The first book I read that dealt with death was Charlotte’s Web. I cried at the little spider’s demise and reread the book a week later, so I could cry again.
When I grew up, I became a grief counselor and hospice volunteer. I ran grief groups for children and families. The resiliency of children, their ability to find joy in the midst of deep sorrow and uncertainty, led me to a career in early childhood mental health.
I did all this before death balled up a fist and punched me in the face.
On July 3, 2003, my youngest brother, Dan, was shot in the head. Twelve years later, his murder remains officially unsolved.
As you might imagine, my experience has led me to be somewhat discerning about the presence of grief in the books I read. In fact, a psychologically “normal” character’s complete lack of any grief response to the death of a family member or friend damages the reality of a story for me.
The good news for writers is that people grieve differently, so the portrayal can take many shapes. Grief reflects one’s age, culture, previous experience with loss, values and beliefs, coping mechanisms, the safety of the external environment, nature of the death, and the complexity and depth of the lost relationship.
The hard part is that a writer still has a story to tell. Unless the plot of the book centers on a death, the author needs to move the characters along. The story can’t stop while everyone recovers a sense of efficacy.
The prerequisite to all of this, as you might guess, is the need to know your characters. How one responds to death and grief is a reflection of the whole person. They will all react individually AND they will react to each other’s reactions. Conflicts and misunderstandings are common; your survivors will align or crash against each other.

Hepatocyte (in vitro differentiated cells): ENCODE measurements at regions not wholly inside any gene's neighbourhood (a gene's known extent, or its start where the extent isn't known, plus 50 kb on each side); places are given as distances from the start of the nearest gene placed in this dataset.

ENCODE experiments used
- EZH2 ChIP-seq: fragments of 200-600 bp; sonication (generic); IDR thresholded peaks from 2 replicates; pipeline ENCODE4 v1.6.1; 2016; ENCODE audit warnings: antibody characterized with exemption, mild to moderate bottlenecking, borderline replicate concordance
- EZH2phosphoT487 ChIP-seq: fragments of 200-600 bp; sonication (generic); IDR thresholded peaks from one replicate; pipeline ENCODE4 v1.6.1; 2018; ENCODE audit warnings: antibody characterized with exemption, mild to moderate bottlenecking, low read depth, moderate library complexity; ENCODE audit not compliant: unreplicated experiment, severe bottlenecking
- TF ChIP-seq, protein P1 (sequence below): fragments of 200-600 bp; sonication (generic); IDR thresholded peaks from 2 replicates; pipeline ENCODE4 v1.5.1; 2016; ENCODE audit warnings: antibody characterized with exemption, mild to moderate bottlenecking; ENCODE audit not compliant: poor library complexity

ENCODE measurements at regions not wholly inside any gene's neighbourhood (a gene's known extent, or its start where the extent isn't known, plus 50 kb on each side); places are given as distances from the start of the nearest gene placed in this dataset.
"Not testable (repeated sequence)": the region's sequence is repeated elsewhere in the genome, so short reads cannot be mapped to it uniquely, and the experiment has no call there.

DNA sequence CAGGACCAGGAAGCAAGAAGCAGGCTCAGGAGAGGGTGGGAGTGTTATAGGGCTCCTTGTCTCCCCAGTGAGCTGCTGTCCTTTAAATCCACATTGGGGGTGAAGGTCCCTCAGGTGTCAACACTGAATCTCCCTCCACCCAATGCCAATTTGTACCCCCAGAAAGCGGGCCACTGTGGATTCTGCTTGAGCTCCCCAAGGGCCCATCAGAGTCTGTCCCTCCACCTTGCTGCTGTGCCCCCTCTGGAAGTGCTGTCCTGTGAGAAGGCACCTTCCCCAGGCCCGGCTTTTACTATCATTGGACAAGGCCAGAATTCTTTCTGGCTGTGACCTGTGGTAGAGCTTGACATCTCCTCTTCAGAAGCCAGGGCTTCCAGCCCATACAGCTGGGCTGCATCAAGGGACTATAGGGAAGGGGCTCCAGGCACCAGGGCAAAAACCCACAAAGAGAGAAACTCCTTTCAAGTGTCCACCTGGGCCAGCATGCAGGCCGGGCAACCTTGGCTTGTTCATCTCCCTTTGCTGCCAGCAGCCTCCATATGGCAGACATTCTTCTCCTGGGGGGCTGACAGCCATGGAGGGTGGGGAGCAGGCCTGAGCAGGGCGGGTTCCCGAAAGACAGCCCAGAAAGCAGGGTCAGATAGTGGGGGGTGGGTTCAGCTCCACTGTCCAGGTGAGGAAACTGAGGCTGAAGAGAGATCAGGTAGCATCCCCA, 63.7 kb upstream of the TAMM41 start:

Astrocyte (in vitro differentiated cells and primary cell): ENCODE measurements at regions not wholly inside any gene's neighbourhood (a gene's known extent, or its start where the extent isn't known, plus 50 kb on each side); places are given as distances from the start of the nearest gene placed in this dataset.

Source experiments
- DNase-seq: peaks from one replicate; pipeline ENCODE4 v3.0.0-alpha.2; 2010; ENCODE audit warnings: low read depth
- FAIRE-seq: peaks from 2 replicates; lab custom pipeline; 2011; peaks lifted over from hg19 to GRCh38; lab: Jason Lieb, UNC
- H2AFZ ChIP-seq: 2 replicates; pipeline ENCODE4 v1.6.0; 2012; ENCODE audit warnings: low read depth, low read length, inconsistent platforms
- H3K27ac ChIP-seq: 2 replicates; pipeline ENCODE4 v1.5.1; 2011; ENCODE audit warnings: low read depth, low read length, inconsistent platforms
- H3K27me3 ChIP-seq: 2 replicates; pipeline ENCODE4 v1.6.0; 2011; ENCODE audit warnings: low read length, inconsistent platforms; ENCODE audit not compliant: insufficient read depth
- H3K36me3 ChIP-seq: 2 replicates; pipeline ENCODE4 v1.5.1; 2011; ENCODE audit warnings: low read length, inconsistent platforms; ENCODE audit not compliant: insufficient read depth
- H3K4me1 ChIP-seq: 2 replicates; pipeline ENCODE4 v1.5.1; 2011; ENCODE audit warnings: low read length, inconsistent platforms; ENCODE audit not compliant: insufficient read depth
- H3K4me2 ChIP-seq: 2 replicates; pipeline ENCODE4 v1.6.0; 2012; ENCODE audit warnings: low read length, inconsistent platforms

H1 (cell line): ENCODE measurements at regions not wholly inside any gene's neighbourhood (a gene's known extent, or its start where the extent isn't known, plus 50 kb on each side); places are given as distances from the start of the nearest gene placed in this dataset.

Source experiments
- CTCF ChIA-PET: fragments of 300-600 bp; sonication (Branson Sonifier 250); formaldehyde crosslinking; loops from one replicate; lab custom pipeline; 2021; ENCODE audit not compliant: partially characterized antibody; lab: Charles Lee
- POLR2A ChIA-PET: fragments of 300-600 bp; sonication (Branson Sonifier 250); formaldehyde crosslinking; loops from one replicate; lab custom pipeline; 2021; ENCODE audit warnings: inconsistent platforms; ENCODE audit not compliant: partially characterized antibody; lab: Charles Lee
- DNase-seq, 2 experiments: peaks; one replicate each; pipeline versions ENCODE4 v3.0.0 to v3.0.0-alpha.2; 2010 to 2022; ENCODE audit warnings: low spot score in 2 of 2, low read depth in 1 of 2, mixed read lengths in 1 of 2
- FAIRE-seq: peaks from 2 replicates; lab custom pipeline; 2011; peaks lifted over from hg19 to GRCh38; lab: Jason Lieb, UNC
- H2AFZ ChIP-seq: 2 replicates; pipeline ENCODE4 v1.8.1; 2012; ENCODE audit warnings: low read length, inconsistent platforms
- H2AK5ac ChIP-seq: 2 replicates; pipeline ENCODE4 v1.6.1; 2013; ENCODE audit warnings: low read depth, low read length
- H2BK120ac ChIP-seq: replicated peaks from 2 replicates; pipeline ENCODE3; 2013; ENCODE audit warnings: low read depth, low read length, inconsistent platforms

When my brother was murdered, I experienced a large number of common grief responses. Thankfully, books don’t require that breadth of detail. Writers only need to pick one or two that are in keeping with the character’s personality and relationships. That will be enough for your readers. They’re smart; they’ll fill in the rest.
Below, I offer an overview of grief’s many manifestations. It’s not an exhaustive list by any means (to do that I’d have to write a book!).
Exploring a Character’s Grief:
- Common Physical Reactions to a Death:
- Tightness in the forehead, throat, or chest
- Dry mouth
- Nausea and/or a hollow feeling in the stomach
- Weakness, fatigue
- Sleep disturbances, dreams, and nightmares
- Appetite disturbances
- Disbelief is often a first reaction upon hearing of a death, especially if the death is sudden. Disbelief manifests as an initial numbness, a surreal sense that this can’t be happening, that the world has stopped making sense.
- Internal/External Coping: Your characters’ reactions will vary widely. Some will express themselves externally, others internally. This can be a source of misunderstanding – the less emotionally expressive characters accused of coldness or indifference, the more openly expressive characters accused of wallowing in self-pity.
- Social Immersion/Withdrawal: Some characters will desire immersion within their social network to gain support or stem loneliness and fear. Other characters may avoid interactions, needing time to process and reflect in solitude. Many will fall somewhere in between, appearing fine until the brittle walls of control collapse at a word or gesture.
- The Rollercoaster: Most people will dip in and out of grief, able to handle it in small doses before backing up and regaining emotional control. Your characters will function and grieve, function and grieve.
- Reminders: Some characters may avoid reminders of the deceased, finding that places or objects trigger painful feelings. Others may have the opposite reaction—desiring to visit those places and carry keepsakes.